Vermont Legislature Approves Measure Legalizing Hemp Cultivation, Farming to Begin This Year
Vermont’s Assembly has voted to approve a measure, which already passed the Senate, to allow licensed hemp cultivation to begin production by the end of this summer. Under current Vermont law, hemp has technically been legalized, but, like Kentucky’s new hemp law, a provision was included that makes hemp cultivation contingent on a change in federal law. This measure – Senate Bill 157 – which now heads to the governor for final approval, would remove this provision, blatantly flouting federal law in order to bring the state the much-needed revenue and jobs that a legalized hemp market could supply.
“It really is one of the most versatile plants there is. I can’t think of any more versatile that you can build with, eat and make clothes out of,” stated Representative Teo Zagar, a Democrat, “If Vermont takes the lead on this, and we have Vermont natural hemp products, it could be huge. We could have a huge export market opportunity.”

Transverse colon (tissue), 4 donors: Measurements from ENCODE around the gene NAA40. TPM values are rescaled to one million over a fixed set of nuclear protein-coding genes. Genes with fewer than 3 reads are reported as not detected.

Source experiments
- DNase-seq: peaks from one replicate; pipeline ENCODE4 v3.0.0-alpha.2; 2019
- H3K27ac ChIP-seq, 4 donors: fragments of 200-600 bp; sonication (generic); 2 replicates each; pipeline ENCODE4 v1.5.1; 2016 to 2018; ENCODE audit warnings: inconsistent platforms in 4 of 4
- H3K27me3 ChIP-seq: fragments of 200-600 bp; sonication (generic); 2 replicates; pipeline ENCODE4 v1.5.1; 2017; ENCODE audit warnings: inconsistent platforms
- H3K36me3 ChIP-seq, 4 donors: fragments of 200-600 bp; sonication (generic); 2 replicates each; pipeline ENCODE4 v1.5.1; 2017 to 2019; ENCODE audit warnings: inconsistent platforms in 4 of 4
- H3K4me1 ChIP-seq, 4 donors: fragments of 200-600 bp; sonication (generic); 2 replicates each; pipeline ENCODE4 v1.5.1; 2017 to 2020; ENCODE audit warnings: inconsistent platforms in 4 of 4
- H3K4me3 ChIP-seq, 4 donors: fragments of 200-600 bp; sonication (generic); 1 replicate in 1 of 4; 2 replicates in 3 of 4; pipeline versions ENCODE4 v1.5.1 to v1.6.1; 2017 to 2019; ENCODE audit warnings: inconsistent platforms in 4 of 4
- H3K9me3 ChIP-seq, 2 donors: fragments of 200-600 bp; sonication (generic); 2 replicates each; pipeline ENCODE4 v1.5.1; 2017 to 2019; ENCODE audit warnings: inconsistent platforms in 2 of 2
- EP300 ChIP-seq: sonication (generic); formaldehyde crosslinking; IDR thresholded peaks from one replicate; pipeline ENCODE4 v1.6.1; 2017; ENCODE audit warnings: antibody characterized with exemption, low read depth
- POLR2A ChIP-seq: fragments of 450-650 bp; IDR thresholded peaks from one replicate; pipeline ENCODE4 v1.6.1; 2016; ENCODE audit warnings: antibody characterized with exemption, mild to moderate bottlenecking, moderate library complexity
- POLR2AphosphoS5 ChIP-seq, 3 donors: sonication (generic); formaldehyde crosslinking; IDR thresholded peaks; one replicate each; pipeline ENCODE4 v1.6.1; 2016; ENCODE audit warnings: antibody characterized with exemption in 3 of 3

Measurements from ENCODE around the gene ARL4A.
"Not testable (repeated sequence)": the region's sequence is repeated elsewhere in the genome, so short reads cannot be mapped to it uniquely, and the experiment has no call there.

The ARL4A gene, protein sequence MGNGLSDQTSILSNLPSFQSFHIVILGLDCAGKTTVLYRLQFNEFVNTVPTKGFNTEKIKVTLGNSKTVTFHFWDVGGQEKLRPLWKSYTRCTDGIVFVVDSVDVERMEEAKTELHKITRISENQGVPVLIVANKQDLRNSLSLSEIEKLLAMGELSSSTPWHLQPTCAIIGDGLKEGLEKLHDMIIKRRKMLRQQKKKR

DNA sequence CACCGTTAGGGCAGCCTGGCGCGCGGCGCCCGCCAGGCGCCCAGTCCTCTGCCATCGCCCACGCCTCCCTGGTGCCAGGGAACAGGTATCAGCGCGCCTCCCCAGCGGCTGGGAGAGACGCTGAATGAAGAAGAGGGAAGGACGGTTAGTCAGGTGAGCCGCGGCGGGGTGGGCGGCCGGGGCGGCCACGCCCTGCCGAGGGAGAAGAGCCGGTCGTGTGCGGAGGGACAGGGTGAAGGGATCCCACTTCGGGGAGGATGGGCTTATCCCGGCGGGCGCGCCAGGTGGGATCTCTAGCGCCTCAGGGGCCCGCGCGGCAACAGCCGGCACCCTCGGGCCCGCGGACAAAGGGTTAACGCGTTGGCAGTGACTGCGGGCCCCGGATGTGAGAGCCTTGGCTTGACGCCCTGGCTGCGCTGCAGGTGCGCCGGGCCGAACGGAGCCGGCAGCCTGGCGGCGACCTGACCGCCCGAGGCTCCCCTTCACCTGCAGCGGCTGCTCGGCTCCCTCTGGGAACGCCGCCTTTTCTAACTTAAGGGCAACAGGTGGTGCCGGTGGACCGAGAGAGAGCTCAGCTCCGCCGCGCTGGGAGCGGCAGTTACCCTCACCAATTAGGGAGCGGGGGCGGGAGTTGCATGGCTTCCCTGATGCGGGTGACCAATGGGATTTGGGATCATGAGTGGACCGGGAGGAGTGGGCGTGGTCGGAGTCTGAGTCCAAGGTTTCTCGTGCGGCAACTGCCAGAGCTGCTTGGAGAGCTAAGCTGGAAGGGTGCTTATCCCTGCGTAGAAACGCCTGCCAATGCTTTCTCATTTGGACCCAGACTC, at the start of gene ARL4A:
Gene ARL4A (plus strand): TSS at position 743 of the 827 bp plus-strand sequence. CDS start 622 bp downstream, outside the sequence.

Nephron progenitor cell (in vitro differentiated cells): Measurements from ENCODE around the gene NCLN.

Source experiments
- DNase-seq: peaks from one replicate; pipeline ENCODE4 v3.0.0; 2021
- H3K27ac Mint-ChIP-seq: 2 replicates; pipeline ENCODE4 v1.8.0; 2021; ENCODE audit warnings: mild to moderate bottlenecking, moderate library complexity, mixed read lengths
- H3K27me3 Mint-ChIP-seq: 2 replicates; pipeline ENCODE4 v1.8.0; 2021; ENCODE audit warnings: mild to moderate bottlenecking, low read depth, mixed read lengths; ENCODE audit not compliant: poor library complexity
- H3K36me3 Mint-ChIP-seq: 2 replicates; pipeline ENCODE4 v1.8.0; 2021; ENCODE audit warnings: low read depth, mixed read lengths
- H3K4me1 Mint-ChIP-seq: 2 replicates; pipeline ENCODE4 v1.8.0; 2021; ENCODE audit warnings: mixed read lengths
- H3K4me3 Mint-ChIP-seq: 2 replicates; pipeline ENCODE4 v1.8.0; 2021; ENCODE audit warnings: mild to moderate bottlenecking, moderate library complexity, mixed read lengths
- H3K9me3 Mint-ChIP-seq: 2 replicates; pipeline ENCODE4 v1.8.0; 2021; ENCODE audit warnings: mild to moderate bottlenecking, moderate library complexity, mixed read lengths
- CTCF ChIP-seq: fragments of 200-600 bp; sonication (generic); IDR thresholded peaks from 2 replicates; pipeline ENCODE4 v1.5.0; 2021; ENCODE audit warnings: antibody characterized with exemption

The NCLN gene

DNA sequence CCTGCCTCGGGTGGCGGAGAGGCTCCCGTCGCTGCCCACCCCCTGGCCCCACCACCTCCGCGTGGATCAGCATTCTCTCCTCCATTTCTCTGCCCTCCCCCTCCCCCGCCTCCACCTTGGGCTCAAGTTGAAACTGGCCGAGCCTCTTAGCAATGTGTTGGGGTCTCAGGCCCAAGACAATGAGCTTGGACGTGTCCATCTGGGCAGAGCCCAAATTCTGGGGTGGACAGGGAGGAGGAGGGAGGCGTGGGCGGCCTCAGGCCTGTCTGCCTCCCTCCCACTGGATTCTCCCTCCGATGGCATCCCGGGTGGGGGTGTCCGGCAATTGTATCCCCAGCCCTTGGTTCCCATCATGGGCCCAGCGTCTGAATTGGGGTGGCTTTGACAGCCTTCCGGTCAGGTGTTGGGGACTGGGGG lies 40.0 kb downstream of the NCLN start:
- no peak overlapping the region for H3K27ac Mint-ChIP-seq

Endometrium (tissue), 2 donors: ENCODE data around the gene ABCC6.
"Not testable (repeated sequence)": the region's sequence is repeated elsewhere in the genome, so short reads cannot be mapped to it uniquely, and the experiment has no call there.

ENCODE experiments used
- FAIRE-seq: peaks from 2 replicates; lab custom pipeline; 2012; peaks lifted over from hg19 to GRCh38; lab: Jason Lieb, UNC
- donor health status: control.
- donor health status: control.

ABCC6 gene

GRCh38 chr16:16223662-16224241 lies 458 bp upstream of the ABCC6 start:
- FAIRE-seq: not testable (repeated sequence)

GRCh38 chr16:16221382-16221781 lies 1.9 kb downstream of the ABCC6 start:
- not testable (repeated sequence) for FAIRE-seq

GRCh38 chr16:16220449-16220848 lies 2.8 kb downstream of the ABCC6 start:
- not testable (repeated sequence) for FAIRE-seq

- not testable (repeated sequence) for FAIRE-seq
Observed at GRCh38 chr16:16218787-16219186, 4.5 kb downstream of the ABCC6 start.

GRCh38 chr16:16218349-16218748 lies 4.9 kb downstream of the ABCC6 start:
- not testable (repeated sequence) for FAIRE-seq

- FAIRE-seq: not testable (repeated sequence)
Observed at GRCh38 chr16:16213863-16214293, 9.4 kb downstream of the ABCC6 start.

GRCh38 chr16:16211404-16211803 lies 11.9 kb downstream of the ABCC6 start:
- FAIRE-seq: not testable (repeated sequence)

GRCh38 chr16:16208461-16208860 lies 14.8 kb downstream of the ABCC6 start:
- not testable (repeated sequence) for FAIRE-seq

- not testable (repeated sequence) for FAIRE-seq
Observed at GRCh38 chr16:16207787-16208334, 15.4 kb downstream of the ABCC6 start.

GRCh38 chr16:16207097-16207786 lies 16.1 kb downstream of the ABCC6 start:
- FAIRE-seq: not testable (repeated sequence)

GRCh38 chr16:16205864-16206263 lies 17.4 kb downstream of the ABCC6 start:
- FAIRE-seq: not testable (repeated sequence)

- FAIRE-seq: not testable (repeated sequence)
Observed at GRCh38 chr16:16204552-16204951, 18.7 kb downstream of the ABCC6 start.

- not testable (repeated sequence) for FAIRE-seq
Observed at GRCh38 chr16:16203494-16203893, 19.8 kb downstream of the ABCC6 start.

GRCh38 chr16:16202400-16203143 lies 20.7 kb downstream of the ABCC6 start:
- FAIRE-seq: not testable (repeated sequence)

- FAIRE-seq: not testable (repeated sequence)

Zagar was one of 127 representatives who voted to approve the measure – only 4 voted against the proposal.
The measure is expected to be signed into law by the governor, signaling yet another massive victory in the movement to end hemp and cannabis prohibition. With a market that congressional research indicates consists of over 25,000 various products, it’s about time we end the absurdity, and start taking advantage of this incredibly diverse industrial commodity.